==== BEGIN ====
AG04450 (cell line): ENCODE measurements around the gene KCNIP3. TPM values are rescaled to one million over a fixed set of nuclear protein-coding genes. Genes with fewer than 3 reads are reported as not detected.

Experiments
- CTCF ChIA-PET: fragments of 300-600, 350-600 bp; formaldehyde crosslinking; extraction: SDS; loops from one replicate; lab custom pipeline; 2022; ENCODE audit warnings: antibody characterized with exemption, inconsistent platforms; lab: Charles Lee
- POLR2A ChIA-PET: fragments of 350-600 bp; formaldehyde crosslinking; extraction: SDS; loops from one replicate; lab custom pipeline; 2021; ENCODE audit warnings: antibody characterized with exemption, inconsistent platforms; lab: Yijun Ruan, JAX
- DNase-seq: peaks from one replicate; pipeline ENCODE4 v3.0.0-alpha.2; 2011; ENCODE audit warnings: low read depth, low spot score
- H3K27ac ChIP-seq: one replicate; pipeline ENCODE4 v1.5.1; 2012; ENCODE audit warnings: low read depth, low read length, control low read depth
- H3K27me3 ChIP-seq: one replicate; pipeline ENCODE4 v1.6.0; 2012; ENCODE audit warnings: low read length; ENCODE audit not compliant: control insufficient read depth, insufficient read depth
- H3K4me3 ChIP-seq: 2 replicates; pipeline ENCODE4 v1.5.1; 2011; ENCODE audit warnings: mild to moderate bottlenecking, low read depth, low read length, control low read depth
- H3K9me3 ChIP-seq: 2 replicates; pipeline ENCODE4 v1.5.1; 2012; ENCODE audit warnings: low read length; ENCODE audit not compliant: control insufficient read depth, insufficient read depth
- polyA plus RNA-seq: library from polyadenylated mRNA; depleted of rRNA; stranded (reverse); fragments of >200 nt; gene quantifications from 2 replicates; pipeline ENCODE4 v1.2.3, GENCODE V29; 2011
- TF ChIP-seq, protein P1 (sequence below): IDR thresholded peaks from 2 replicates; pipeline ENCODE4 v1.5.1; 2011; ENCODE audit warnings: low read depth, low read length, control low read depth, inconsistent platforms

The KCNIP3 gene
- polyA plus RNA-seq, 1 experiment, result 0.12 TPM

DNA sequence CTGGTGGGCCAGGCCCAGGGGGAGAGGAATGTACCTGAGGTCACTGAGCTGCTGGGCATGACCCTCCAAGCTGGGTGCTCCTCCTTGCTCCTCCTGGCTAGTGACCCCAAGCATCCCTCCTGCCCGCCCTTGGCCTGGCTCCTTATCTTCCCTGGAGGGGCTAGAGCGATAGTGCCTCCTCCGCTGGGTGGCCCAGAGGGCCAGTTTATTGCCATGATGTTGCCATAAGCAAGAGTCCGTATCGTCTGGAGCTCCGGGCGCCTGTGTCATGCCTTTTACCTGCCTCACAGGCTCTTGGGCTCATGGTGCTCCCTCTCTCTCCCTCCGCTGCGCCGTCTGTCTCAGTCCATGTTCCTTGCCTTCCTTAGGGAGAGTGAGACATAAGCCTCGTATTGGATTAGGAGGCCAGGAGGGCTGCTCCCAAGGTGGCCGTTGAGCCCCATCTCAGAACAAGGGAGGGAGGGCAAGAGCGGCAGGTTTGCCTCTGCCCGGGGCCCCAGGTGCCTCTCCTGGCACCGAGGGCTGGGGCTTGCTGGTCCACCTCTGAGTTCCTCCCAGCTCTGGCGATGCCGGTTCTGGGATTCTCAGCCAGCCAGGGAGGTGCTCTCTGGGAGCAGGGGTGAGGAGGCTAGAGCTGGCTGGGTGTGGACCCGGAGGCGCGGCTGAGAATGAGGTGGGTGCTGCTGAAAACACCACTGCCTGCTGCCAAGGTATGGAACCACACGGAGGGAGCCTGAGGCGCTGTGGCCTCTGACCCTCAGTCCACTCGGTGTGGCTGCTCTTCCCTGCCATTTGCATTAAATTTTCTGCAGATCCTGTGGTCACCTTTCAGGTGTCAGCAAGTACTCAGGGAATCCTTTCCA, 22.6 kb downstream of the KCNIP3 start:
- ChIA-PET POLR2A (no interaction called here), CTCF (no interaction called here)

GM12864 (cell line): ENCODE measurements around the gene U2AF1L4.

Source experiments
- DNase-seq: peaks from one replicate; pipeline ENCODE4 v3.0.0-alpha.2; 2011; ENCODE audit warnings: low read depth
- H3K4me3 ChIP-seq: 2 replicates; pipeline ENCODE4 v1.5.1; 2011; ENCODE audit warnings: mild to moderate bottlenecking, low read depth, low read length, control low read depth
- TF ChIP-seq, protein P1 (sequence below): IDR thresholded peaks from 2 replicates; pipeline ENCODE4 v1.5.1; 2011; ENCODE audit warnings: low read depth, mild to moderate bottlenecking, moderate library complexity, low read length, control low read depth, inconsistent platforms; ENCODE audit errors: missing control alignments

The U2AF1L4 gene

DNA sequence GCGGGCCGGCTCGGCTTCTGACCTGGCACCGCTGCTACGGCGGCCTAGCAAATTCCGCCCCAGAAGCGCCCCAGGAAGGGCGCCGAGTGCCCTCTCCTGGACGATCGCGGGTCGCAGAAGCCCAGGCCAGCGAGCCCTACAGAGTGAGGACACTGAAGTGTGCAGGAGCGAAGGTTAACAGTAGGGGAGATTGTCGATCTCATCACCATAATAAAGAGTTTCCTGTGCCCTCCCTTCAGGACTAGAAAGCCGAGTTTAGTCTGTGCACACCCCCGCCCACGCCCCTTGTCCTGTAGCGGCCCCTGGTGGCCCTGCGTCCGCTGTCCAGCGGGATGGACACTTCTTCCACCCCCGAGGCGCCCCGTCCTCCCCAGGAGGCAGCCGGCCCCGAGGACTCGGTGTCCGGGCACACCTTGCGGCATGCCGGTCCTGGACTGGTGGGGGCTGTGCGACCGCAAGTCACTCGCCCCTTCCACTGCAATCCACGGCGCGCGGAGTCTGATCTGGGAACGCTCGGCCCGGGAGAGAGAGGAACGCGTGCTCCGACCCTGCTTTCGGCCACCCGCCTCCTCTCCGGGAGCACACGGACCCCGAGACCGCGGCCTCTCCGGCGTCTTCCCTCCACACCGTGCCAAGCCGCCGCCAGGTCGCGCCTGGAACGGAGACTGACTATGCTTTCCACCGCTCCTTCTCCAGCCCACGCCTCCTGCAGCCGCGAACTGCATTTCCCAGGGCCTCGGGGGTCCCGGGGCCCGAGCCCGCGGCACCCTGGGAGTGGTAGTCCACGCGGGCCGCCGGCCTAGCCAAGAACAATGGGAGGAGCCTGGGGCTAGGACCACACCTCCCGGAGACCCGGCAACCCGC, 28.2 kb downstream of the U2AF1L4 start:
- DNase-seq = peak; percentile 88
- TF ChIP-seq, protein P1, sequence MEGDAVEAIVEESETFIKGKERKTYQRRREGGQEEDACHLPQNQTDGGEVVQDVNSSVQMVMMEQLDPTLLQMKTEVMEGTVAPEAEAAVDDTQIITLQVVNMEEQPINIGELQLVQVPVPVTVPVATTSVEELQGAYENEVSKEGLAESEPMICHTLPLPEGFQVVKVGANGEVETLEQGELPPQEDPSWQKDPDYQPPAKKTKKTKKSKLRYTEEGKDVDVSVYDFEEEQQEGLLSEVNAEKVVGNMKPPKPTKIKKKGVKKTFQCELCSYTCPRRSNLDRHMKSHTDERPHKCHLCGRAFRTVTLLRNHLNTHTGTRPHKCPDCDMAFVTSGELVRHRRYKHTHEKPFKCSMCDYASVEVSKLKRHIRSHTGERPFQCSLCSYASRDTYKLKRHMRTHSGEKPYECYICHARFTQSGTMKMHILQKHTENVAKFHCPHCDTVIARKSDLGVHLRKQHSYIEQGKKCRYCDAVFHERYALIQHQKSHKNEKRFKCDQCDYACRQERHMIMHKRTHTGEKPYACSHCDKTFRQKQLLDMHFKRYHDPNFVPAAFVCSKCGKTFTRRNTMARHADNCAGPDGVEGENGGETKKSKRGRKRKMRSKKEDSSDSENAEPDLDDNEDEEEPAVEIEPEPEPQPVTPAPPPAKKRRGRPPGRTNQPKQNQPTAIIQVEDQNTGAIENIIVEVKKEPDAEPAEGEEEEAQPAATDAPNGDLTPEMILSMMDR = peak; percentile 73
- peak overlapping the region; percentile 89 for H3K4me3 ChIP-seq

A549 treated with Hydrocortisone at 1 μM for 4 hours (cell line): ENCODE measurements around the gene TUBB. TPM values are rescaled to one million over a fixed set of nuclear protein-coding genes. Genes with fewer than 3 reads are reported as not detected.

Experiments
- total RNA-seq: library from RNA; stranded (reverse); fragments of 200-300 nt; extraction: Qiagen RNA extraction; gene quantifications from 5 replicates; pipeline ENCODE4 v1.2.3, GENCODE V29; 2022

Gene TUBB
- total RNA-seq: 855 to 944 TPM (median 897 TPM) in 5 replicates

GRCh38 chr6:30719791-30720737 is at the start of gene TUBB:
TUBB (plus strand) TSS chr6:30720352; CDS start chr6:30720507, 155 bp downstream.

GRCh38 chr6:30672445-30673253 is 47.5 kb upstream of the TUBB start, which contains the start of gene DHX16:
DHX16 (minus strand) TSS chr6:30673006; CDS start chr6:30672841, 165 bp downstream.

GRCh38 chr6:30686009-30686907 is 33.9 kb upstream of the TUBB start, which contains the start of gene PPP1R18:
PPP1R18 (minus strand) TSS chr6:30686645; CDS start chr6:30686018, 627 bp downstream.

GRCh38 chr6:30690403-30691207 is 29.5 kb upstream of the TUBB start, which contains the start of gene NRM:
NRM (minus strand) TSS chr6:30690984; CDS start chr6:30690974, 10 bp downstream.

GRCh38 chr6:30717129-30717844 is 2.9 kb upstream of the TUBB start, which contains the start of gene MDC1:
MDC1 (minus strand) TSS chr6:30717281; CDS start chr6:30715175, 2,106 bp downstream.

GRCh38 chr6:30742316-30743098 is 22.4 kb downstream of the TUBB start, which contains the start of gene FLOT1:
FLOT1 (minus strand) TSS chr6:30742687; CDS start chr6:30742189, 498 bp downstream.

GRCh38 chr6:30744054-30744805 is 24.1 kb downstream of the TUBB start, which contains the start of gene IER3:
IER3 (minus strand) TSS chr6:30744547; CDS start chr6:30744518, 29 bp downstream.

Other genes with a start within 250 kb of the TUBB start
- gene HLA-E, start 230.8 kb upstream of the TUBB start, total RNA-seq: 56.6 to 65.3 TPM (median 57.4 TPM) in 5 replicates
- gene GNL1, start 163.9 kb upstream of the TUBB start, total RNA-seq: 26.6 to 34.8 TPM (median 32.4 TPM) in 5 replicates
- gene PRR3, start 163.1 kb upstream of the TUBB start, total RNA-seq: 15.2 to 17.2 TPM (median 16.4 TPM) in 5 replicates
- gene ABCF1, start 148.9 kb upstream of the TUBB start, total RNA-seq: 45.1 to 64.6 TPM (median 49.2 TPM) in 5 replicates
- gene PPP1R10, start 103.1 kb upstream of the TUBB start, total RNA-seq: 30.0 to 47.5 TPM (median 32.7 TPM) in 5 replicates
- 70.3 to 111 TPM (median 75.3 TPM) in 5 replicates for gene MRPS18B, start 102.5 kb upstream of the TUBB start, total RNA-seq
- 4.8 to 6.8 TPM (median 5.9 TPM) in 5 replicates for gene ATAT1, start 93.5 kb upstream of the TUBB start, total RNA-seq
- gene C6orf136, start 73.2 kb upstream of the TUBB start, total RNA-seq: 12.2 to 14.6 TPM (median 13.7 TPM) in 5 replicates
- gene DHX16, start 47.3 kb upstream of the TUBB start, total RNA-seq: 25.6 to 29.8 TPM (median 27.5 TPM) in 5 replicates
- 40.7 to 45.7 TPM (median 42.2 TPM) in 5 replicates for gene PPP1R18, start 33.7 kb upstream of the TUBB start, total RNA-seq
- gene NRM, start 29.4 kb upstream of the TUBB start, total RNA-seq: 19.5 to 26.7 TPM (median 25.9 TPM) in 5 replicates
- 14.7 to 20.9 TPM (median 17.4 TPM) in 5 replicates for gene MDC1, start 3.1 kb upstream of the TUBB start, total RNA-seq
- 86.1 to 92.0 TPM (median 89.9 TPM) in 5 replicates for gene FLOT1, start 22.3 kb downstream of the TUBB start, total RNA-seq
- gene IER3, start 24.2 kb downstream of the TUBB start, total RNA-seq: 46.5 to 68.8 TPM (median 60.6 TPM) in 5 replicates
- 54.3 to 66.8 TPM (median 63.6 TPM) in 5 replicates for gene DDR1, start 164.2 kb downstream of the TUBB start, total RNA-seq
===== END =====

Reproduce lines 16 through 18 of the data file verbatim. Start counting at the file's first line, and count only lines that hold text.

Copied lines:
GM12864 (cell line): ENCODE measurements around the gene U2AF1L4.

Source experiments
- DNase-seq: peaks from one replicate; pipeline ENCODE4 v3.0.0-alpha.2; 2011; ENCODE audit warnings: low read depth